If that sentence you quoted was describing any race, ethnicity or someone with any kind of disability, it would never be published. We seem to be the last group that it is OK to insult.
    Obesity is a disease and weight regulation is a complex process that has only started to be researched. It is certainly not a matter of eating less and exercising more. If that worked, you wouldn’t see those horrid people at the rest stops and we would not have a billion dollar weight loss industry.

    Liked by 1 person

    1. Hi Heather—

      First, thanks for being civil: I do appreciate that. Second, I don’t think insulting people with weight issues (I’m in that group) is okay, and I don’t think I did that in this post. I did jab myself for where I am right now (I have spent my life alternately thin and ripped and quite round and soft; without exception, I feel better, and my doctors have said markers for health are better, when I’ve been thin). I was struck by Christopher Watson’s descriptive language, and still am. He is pointing out the ridiculous, and I don’t care what shape and size these folks are, the scene is ridiculous. I *just* listened to a story on NPR highlighting what you mention, that obesity is complex; this isn’t new news. I disagree with your contention “…it is certainly not a matter of eating less and exercising more.” For some folks like myself it happens to be. My guess is there are also lots of Jim Fixxes in the world with “a grease stain the size of Texas” on their T-shirts. It is descriptive writing, an observation and that is all. Not meant to target or insult, and my apologies if I insulted you. All the best to you and yours in 2022. For my part, I’m trying to rewind a weight loss tape where I made good strides in 2020 and then slid backward in 2021. Just a goal for me, and not for the world. P.S., You are an excellent writer.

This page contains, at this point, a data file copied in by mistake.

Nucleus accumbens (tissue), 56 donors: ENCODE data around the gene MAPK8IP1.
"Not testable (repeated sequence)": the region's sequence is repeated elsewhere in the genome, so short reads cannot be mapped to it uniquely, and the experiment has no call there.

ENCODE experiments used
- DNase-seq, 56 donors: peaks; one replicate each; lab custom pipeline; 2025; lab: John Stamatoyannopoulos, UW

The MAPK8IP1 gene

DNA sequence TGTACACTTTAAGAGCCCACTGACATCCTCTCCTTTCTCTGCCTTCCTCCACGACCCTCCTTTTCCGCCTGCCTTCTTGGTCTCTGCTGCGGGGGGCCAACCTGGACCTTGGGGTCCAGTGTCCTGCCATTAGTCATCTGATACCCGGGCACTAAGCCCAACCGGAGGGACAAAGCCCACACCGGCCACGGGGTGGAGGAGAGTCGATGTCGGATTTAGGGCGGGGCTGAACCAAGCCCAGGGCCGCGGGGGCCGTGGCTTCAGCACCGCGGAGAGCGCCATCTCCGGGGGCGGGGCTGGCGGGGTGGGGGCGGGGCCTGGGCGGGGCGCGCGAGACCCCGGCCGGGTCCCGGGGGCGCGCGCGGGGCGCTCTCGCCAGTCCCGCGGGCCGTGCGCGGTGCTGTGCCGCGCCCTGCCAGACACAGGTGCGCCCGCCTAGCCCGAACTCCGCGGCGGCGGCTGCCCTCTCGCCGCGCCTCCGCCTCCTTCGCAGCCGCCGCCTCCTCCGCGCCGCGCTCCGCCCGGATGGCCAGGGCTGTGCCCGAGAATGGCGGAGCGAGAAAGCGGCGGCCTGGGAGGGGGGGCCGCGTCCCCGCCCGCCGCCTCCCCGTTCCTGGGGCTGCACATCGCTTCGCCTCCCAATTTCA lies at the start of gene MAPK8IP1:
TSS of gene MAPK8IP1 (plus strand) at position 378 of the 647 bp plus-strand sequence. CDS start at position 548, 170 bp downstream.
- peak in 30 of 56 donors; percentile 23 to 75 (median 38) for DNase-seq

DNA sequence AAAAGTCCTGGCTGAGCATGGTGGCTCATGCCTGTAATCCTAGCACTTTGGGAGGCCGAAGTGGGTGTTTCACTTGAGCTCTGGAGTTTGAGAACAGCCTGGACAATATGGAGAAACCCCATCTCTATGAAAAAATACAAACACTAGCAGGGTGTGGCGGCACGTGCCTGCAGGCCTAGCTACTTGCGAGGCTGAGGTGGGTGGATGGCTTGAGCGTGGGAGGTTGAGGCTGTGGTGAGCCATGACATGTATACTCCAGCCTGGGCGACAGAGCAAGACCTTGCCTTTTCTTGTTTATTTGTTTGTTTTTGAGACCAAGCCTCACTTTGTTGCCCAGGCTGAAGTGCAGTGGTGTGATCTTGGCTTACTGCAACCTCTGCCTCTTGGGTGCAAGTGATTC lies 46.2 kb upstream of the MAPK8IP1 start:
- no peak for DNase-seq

Cheers,
      Deb

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  2. Hi Deb,

    Saying I’m a good writer coming from you is like saying I won the Nobel Prize in Writing! I share your short stories all the time. I just want to keep reading them. And I miss Charlie by the way.
    You are right in that you didn’t insult anyone. Your commetary triggered a letter I’ve been writing in my mind for several years now and it just gave birth as a reply.
    The descriptives are in poor taste. I know you work in the publishing field. Do you have any suggestions as to who I could contact regarding the issue as a whole? As you can tell, I’m passionate about trying to change things even if it’s just a small step.

    Heather

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    1. Heather, I work in digital marketing, which is a different sphere than publishing. I do have some friends and coworkers who might have a better answer to this. Give me a day or two to ask and let me get back to you. Re: Charley. Someday I’ll get back to that storyline, which is asking to be a novel. I need time for it and right now am bereft of it. ~D

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  3. Love the observations about your new environment and life in general. I’m fighting the Cholesterol battle with diet and exercise… for 5 years now and have avoided statins. It seems if I limit red meat and eggs I can maintain without drugs. Of course I’m due for another test… I’ve got my fingers crossed! Give Scout a pat for me!

    Liked by 1 person

    1. So far, no statins for me. Recheck in six months to see whether I moved the needle with dietary changes. Chef David has jumped on the bandwagon with me as a show of support so we’re both making changes. Scoutie is still doing well, says his vet, at age nine. Still running with me most days, and that is something.